Imaging of brain perfusion: ECTRIMS Poster

A forum to discuss Chronic Cerebrospinal Venous Insufficiency and its relationship to Multiple Sclerosis.
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Imaging of brain perfusion: ECTRIMS Poster

Post by Cece » Wed Sep 24, 2014 3:15 pm

Multiple Sclerosis Journal 2014; 20: (S1) 285–496
ACTRIMS-ECTRIMS MSBoston 2014: Poster Sessions 2
Imaging of brain perfusion in multiple sclerosis and neurodegenerative disorders: association with endothelial factors. An interim analysis
E Tedeschi , R Lanzillo, M Mancini, C Russo, A Cianflone, R Liuzzi, S Cocozza, E Postiglione, G Palma, M Caprio, M Incoronato, C Criscuolo, V Brescia Morra, M Salvatore

Background: Among the factors contributing to brain damage in Multiple Sclerosis (MS), scientific evidences indicate ischemic changes, venous outflow abnormalities and accumulation of pro-inflammatory and neurotoxic substances.

Objectives: This project aims at acquiring new knowledge about the association of determinants of brain perfusion in patients with MS and neurodegenerative diseases such as Amyotrophic Lateral Sclerosis (ALS), combining Magnetic Resonance (MR) and Ultrasound (US) imaging of the brain and intracranial and extracranial circulation, and endothelial factors.

Methods: 300 MS patients, 50 ALS patients, and 300 healthy subjects (HS) will be recruited over 3 years. To assess the vascular genetic susceptibility, serum levels of homocystein and endothelial factors will be assayed, as well as the association between the C677T polymorphism of methylen-tetrahydrofolate reductase (MTHFR), informative SNPs in VEGF-A, Endothelin 1 and HIF1A genes and micro and macro vascular abnormalities in MS and ALS. With MR, we will assess the arterial inflow and mean transit time using brain Perfusion Weighted Imaging (PWI), the state of the deep intracranial veins using Susceptibility Weighted Imaging (SWI), and measure iron deposits in the basal ganglia using dedicated software. Extracranial and transcranial color-Doppler US with time intensity curve analysis was used to quantitatively evaluate cerebral inflow and outflow parameters and cerebral perfusion.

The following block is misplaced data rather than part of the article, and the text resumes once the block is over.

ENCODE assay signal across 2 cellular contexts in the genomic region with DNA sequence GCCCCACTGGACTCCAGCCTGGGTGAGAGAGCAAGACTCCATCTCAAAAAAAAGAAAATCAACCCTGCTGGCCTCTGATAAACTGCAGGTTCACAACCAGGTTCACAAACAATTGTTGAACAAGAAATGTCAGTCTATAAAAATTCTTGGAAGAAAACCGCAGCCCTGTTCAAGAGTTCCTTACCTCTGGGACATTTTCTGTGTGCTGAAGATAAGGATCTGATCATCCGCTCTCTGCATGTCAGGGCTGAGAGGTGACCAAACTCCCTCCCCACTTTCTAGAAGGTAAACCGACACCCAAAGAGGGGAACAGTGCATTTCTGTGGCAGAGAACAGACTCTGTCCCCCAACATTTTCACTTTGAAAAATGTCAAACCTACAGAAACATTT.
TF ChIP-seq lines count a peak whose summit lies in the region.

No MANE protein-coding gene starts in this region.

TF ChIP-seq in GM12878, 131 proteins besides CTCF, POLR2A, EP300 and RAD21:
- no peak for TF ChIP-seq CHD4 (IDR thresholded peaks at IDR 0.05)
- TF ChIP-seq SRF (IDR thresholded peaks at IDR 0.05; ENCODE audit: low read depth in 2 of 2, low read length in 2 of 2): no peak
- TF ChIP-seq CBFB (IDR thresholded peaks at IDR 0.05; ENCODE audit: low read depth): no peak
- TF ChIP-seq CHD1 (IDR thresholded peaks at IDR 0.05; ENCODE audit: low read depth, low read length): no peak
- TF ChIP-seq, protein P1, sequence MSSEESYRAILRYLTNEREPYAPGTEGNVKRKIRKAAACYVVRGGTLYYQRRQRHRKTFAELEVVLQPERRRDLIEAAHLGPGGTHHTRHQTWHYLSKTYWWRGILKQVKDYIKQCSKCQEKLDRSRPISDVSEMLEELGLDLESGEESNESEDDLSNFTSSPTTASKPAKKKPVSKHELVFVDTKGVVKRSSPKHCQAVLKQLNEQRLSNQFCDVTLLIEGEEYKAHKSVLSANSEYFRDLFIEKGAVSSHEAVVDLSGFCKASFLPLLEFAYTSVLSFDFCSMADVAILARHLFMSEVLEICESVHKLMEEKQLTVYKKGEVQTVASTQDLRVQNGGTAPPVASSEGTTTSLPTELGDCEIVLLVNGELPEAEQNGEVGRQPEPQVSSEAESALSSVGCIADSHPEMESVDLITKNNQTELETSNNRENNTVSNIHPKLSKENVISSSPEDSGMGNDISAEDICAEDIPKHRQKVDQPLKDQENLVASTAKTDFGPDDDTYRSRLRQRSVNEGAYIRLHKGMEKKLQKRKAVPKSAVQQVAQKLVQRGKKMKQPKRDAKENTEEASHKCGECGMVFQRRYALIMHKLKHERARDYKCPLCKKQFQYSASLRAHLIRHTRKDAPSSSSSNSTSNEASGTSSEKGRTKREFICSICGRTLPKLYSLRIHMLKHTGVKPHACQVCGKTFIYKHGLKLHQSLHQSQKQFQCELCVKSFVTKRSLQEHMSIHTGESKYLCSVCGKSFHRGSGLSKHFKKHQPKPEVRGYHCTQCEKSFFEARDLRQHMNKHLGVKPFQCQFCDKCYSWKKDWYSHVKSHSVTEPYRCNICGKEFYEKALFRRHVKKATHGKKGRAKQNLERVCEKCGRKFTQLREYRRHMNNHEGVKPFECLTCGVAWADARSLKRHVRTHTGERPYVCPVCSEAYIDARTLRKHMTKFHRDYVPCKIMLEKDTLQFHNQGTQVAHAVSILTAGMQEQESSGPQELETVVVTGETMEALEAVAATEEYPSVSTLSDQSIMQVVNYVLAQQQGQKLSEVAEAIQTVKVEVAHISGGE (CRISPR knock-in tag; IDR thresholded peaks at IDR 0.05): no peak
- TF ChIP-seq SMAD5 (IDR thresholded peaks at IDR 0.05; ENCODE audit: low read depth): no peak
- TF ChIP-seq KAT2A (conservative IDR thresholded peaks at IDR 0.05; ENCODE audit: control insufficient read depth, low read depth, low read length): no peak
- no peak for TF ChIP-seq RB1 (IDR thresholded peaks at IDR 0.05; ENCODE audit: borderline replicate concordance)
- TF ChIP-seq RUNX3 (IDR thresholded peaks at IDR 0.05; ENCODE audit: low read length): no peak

Results: In the first year we recruited 228 MS patients, 33 ALS patients and 67 HS. Homocystein levels (HL) were assessed in 132 patients, VEGF-A in 50 patients and in 25 HS. Median HL were similar in MS and ALS patients (13.2 vs 16.0, µmol/L, p=0.2). Higher-than-normal HL were found in 32.2% of MS (CI 24-41%) and 66.7 % of ALS patients (CI 30-92%), but not significantly different in the two groups (p= 0.08). Instead, median HL were significantly higher in males with MS compared to females (17.3 vs 13.9 µmol/L, p< 0.001) .VEGF-A values tended to be higher in MS patients vs HS (251.7 vs 145.7 U/mL, p=0,4). 101 patients (78 RR, 2 PP, 11 SP and 10 ALS) underwent contrast-enhanced brain MR, and 68 patients (54 RR, 1 PP, 10 SP and 3 ALS) underwent US evaluation.

Conclusions: Combining different imaging modalities and laboratory analysis may provide new insights into the vascular aspects of MS pathogenesis. These preliminary results favor an altered vascular profile in MS and ALS patients. Definitive results will be available at project termination in 2016

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Re: Imaging of brain perfusion: ECTRIMS Poster

Post by 1eye » Sun Sep 28, 2014 10:40 am

An altered blood profile in 1987, and an altered vascular profile in 2014. Plus, aside from congenital defects, external compressions, and trauma, something is modifying our veins. I bet if I have septa and webs, I didn't always have them.

I favor some kind of pathogen, myself, which hangs around slow blood flow, and may even modify veins to suit its own needs. It's the same blood, really, in both veins and arteries, but veins are easier to live in because of the low pressure and velocity.
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